Buying a home: The emotional factor

It is not a trade secret and developers have long been aware of this. Except for the buyers it seems, or most of them anyway.

A home purchase, especially by potential owner occupiers, is almost always an emotional buy. This notwithstanding the fact that it is more likely than not the purchaser’s largest single amount he will spend in his entire life. It is an irony because this is the time when buyers should be the most objective, that they act emotionally and sometimes irrationally.

How else then, do you explain why, despite the intense negative publicity, have 40 per cent of Centrale 8 units – as reported by The New Paper yesterday – been sold and so soon after sales opened?

The report also stated that of the more expensive five-room units, about a third was sold as of Wednesday.

Centrale 8 is the latest of a string of Design, Build and Sell Scheme (DBSS) projects to be launched. Located in Tampines, it created a huge public outcry for its record-breaking prices for its five-room flats before they were subsequently slashed.

Did it not bother these buyers that many in the market, including several Housing and Development Board (HDB) property experts, believe that these units were probably over-priced? Would not the stigma of being suckered into buying these expensive units deter some of the buyers?

Yes, it did matter to the pool of potential buyers. That is why the oversubscription rate was only twice and not several times as was the case for previous DBSS projects. But for the 1,400 odd applicants, it did not matter.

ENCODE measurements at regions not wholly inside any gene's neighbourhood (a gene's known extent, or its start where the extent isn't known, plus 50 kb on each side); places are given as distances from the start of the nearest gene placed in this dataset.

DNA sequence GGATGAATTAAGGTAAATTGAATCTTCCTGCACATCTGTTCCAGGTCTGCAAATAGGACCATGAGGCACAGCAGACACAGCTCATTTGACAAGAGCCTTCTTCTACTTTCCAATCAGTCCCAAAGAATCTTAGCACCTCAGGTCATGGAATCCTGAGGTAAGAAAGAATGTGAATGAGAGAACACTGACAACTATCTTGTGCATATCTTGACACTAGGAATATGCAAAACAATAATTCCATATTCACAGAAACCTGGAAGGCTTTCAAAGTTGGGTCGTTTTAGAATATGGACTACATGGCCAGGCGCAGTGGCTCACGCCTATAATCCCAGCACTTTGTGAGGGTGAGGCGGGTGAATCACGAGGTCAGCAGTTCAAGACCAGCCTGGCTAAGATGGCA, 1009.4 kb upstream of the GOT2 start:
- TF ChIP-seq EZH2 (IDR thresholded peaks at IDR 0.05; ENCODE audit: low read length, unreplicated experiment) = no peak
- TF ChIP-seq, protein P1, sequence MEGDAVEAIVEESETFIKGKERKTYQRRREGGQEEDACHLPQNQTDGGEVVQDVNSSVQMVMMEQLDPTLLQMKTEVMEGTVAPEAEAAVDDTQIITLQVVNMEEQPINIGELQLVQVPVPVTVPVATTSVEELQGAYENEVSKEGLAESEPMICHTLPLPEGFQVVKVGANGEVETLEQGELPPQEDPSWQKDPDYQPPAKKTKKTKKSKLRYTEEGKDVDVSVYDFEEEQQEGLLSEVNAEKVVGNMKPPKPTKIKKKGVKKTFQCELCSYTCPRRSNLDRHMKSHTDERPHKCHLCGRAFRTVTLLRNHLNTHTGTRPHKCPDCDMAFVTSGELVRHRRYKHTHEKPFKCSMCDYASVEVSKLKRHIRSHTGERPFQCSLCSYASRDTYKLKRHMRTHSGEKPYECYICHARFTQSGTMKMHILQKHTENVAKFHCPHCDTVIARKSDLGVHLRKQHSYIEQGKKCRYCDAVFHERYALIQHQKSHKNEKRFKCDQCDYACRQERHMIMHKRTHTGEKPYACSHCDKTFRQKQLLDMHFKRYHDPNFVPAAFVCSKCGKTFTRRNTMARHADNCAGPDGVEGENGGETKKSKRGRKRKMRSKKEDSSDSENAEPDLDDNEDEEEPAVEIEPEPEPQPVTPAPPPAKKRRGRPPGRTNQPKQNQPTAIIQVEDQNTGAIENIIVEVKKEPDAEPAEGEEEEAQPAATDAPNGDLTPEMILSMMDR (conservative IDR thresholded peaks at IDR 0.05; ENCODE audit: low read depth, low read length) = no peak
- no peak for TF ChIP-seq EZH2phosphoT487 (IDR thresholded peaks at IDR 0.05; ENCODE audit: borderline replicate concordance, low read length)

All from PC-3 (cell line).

It does not help that Singaporeans are obsessed with property. Since our economy took off four decades ago, the track record for most buyers has been good or very good. How do you tell someone to be extra vigilant when their past purchases or buys by people they know or are close to, have often proven to be lucrative – the best investment these people ever made.

If you have been following the personal success stories in the papers, you will find that, invariably many have bought into property and made money off them. Yes these stories are skewed as they tell only of the successes and none of the failures. Tell this to the readers. They read and hear only of the successes. Who do we blame?

It did not help that most of these novice home buyers are more probably more familiar with the more basic HDB flat – whose designs are more functional than aesthetically pleasing to the eye – they lived in with their parents.

It is like a family car owner who is suddenly shown a luxury car. He is probably overwhelmed and has no notion of what is a fair price for such a unit unless he does his homework and compared prices of other luxury cars. There are very few existing DBSS units in the market to shop around.

So, the prospective buyer steps into the showflat and he is overwhelmed by the higher quality and the extras. The polished brochures are exquisitely done with an expensive feel and the narrative pushes all the right buttons, tapping on all the emotions, of course.

Singapore developers have long recognised that the show flat is the single most crucial component in their marketing strategy. Many have no qualms in spending millions of dollars on the show unit and their furnishings.

That is why visiting showflats have become such a favourite pastime among Singaporeans since the country experienced its first property bull run, even if they do not intend to buy a unit.

The proposals by the authorities to make property buying more transparent mooted some time back could not have come at a better time. Maybe it should be fast-tracked and implemented as soon as possible.

But if we are realistic, we will know that home buying in Singapore will always be an emotional purchase because it also confers status and provides that sense of having arrived.

By Colin Tan – head of research & consultancy at Chesterton Suntec International

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